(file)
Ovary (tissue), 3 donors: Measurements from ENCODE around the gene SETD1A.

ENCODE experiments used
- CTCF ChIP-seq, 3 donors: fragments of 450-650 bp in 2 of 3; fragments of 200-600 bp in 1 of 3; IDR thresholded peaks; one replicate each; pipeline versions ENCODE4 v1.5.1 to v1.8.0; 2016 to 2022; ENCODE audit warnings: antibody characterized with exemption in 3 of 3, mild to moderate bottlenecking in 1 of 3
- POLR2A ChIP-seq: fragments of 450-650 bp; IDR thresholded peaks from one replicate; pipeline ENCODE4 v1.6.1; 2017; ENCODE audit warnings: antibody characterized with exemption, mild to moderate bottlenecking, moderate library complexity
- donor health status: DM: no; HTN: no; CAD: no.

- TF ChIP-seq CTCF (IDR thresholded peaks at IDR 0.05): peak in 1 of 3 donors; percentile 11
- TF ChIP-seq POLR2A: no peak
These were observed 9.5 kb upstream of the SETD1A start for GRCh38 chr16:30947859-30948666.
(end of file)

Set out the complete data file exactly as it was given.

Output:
Ovary (tissue), 3 donors: Measurements from ENCODE around the gene SETD1A.

ENCODE experiments used
- CTCF ChIP-seq, 3 donors: fragments of 450-650 bp in 2 of 3; fragments of 200-600 bp in 1 of 3; IDR thresholded peaks; one replicate each; pipeline versions ENCODE4 v1.5.1 to v1.8.0; 2016 to 2022; ENCODE audit warnings: antibody characterized with exemption in 3 of 3, mild to moderate bottlenecking in 1 of 3
- POLR2A ChIP-seq: fragments of 450-650 bp; IDR thresholded peaks from one replicate; pipeline ENCODE4 v1.6.1; 2017; ENCODE audit warnings: antibody characterized with exemption, mild to moderate bottlenecking, moderate library complexity
- donor health status: DM: no; HTN: no; CAD: no.

- TF ChIP-seq CTCF (IDR thresholded peaks at IDR 0.05): peak in 1 of 3 donors; percentile 11
- TF ChIP-seq POLR2A: no peak
These were observed 9.5 kb upstream of the SETD1A start for GRCh38 chr16:30947859-30948666.